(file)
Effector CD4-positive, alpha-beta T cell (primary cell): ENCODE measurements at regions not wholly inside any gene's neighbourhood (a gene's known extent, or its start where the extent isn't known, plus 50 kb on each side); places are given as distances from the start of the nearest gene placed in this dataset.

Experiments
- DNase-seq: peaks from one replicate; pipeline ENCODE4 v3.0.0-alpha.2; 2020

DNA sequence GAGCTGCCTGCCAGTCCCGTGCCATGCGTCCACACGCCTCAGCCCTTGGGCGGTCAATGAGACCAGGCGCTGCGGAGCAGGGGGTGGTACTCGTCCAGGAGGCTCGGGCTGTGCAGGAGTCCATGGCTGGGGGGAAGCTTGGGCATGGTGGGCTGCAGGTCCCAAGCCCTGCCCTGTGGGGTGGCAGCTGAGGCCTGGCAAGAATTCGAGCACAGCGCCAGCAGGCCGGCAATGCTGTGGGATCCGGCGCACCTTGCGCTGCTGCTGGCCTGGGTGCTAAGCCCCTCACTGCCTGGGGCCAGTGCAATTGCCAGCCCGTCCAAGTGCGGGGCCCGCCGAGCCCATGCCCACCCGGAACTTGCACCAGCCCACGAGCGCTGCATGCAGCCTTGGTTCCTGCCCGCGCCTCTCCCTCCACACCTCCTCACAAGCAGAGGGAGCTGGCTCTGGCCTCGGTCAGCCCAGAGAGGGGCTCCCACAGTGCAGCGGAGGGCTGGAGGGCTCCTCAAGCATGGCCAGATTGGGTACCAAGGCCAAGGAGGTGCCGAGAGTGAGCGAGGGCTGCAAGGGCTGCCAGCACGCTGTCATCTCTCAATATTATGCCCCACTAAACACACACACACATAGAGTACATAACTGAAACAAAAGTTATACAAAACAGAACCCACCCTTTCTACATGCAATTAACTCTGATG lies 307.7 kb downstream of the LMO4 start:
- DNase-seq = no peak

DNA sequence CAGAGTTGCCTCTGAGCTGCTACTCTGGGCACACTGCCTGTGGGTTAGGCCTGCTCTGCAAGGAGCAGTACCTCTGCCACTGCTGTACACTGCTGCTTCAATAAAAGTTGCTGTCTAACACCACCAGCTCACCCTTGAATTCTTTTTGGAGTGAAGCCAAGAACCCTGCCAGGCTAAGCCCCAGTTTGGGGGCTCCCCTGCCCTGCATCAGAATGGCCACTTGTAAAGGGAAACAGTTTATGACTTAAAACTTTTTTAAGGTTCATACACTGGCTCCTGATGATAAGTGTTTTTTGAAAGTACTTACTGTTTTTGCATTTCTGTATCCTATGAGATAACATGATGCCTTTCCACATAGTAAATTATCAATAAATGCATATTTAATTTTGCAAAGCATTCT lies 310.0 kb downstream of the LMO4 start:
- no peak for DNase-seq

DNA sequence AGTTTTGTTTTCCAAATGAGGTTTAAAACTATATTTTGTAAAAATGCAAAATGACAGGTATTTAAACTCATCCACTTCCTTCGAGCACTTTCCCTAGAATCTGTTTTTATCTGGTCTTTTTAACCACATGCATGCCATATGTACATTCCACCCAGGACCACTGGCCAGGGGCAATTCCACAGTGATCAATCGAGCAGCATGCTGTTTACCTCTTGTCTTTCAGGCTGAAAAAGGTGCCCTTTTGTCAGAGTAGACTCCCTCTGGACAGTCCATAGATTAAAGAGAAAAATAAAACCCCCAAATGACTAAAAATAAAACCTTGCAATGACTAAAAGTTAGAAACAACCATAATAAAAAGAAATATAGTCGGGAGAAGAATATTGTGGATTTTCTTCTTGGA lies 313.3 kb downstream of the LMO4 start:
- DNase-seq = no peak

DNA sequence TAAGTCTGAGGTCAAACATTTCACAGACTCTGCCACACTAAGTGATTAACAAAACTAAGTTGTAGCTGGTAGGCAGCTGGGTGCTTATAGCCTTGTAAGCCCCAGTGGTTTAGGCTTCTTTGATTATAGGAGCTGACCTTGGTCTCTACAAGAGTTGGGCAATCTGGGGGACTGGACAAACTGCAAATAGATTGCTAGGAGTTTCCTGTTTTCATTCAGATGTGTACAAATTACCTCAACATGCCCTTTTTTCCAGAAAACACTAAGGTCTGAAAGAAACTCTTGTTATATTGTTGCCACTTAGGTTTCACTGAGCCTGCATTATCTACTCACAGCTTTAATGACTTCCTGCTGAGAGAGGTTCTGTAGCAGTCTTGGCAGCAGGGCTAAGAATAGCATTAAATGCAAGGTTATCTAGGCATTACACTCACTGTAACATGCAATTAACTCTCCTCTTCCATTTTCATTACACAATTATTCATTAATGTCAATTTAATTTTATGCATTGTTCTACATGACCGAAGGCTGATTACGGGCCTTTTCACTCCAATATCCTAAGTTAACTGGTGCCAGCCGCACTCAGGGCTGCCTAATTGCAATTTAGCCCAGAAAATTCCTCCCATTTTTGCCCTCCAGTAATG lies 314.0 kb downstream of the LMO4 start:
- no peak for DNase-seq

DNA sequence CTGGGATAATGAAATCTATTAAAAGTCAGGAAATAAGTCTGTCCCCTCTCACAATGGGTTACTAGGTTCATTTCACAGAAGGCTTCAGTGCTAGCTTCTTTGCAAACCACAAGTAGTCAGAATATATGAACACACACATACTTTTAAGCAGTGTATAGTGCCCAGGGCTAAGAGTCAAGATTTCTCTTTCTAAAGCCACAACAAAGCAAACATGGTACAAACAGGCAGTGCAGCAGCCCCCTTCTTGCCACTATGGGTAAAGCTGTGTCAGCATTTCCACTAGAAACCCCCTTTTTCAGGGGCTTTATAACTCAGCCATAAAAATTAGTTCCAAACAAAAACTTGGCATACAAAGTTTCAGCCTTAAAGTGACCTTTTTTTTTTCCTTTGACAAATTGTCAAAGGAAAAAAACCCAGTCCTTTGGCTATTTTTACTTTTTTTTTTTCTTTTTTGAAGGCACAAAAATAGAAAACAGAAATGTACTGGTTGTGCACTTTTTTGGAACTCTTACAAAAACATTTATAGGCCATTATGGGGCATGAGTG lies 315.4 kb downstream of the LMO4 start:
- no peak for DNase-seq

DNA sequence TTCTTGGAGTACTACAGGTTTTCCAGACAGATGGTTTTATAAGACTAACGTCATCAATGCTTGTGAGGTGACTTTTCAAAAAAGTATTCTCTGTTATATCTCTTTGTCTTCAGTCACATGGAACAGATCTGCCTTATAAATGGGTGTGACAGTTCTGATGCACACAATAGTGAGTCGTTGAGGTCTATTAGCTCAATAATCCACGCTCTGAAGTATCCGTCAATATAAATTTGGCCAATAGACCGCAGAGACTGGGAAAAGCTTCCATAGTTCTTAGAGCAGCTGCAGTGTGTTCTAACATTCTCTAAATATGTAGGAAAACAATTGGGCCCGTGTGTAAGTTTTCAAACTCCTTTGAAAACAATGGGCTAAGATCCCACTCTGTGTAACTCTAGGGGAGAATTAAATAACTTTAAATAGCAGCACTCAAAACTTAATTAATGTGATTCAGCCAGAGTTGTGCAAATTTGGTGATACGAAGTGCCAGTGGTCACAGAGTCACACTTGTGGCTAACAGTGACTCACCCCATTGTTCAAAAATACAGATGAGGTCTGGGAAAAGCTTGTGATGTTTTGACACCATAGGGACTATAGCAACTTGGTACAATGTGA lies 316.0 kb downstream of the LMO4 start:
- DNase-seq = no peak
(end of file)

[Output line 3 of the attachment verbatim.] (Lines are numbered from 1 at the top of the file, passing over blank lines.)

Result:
- DNase-seq: peaks from one replicate; pipeline ENCODE4 v3.0.0-alpha.2; 2020